No fashionable organisation is complete these days without a website to call its own. So it is with the positively Blairite New Health Network, which, though not yet in cyberspace, certainly has something trundling towards the launch pad.
Once there, New Labour's latest space cadets will have to find themselves a clear orbit, picking their way through increasingly crowded skies to beam their message down to planet earth.
There is certainly no shortage of think tanks eager to impress, persuade and influence us with their ideas already up there.
At least the equally Blairite Institute for Public Policy Research is likely to be orbiting in approximately the same direction. It launched a health policy forum last year to research 'the gap between policy and implementation'. Not that it is giving much away - you will have to pay to find out what it thinks.
Thought is, of course, a strength in a think tank.
Which puts the Adam Smith Institute at something of a disadvantage. Its main preoccupation appears to be selling T-shirts, mouse mats, busts of Adam Smith 'beautifully crafted in a former Soviet Union weapons factory' and William Hague-style baseball caps.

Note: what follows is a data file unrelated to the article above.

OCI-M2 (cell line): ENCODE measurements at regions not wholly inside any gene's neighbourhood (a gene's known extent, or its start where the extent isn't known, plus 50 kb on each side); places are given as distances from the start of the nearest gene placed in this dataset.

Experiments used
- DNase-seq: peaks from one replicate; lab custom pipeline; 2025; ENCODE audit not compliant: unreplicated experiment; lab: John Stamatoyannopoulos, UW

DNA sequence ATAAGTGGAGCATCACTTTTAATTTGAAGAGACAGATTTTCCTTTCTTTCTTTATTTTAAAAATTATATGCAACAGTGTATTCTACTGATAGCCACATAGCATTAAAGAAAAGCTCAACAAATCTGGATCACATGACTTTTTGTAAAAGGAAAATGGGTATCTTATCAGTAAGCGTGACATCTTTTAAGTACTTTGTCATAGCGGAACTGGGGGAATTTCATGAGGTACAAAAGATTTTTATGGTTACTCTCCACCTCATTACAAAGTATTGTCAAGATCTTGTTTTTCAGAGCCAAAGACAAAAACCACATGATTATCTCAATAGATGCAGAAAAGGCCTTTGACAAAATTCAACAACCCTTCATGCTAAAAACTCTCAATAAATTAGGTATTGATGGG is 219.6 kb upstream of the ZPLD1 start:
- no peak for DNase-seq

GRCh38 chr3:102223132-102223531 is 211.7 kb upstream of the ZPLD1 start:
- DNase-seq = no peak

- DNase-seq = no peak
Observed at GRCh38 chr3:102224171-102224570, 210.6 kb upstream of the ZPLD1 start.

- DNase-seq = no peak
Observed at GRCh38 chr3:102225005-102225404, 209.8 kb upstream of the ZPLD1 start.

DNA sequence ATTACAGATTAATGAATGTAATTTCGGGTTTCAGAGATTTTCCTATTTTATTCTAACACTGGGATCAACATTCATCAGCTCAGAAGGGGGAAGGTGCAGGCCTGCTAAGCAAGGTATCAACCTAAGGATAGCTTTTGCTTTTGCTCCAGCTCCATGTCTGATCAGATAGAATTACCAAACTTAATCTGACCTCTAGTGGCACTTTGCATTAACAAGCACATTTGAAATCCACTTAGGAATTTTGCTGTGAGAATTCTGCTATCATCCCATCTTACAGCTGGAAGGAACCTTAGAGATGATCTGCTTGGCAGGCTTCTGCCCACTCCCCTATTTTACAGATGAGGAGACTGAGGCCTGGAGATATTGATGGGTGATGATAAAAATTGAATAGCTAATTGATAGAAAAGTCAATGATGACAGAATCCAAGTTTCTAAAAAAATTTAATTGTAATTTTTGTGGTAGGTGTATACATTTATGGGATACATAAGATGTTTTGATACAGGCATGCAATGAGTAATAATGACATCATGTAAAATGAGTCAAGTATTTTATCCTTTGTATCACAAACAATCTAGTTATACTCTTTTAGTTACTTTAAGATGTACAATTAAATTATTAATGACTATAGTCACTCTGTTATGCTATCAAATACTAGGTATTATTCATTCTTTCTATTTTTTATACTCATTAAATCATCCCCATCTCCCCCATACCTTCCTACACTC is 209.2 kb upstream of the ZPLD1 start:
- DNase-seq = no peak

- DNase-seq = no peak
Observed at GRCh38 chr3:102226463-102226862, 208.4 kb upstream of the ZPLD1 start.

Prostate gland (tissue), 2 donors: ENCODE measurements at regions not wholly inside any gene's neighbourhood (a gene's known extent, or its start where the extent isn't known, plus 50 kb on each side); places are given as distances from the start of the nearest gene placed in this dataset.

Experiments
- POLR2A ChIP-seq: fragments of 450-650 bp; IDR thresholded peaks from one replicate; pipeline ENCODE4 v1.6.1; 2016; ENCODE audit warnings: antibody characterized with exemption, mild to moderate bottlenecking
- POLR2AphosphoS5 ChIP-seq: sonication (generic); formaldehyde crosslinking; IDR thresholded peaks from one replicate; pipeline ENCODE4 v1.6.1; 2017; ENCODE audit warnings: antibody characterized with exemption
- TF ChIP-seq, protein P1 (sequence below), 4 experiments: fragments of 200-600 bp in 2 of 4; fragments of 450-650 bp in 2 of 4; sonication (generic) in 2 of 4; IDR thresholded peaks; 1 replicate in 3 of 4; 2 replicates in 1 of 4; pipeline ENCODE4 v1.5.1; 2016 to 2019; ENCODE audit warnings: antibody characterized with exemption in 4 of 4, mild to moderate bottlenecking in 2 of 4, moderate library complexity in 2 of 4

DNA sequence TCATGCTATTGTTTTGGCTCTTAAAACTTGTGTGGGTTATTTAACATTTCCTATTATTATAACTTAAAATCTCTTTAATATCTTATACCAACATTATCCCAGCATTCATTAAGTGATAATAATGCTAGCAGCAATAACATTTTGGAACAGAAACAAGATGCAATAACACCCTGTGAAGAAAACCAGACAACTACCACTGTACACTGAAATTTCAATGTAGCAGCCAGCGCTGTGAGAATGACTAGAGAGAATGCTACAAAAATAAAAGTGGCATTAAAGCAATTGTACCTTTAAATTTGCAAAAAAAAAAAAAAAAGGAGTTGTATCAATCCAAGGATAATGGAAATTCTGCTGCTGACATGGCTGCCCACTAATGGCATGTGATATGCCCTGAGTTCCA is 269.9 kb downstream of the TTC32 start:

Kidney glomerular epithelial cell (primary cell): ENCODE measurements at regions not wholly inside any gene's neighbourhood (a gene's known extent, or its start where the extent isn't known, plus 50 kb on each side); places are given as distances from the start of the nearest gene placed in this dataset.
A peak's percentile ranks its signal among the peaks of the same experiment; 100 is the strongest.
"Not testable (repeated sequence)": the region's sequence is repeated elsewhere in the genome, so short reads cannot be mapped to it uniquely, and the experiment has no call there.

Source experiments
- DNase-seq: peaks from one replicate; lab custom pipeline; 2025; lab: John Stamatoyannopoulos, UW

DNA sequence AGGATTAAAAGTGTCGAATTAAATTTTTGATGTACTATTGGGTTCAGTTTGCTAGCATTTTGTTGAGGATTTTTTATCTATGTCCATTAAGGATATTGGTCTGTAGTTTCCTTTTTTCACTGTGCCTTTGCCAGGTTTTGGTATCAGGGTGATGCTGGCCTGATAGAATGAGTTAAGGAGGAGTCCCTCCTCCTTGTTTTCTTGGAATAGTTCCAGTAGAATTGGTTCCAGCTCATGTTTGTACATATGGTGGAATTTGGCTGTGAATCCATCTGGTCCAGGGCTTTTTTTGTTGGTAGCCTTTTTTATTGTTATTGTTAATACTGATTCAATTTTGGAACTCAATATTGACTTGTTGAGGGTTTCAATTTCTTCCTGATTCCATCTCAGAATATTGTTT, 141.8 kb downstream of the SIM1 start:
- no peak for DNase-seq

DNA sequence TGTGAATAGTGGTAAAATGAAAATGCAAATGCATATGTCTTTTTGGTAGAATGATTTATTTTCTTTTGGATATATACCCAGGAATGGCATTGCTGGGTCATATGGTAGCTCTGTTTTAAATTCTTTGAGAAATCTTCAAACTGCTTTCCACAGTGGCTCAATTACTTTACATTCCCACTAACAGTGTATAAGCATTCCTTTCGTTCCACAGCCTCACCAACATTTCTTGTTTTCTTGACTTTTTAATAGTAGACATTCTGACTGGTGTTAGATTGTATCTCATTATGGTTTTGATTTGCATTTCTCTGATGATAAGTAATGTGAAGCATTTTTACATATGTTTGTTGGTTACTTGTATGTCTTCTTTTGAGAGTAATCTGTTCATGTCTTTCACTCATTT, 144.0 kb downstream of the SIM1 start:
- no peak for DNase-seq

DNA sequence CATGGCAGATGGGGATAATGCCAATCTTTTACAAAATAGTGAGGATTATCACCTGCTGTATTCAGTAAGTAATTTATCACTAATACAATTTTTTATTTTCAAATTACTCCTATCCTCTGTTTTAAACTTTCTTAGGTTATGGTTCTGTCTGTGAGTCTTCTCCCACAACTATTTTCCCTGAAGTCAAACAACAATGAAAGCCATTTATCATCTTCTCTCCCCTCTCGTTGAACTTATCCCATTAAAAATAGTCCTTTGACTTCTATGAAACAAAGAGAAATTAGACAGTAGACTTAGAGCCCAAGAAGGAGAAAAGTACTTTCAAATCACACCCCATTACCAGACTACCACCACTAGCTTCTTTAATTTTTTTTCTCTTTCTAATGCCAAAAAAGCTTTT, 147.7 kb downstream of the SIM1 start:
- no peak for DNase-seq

Clearly in a decaying orbit, it can only be a matter of time before it burns up on re-entry. To be fair, it did manage a sour comment on the Royal Commission on Long-term Care, but it has not had a lot to say about health down the years - unlike its ideological soul-mate, the Institute for Economic Affairs.
There is something other-wordly about most think tanks when it comes down to it. But at least the Nuffield Trust can claim to have once been at the centre of things with its influential 1984 Reflections on the Management of the NHS.
And unlike most, it doesn't charge the earth for access to its ideas.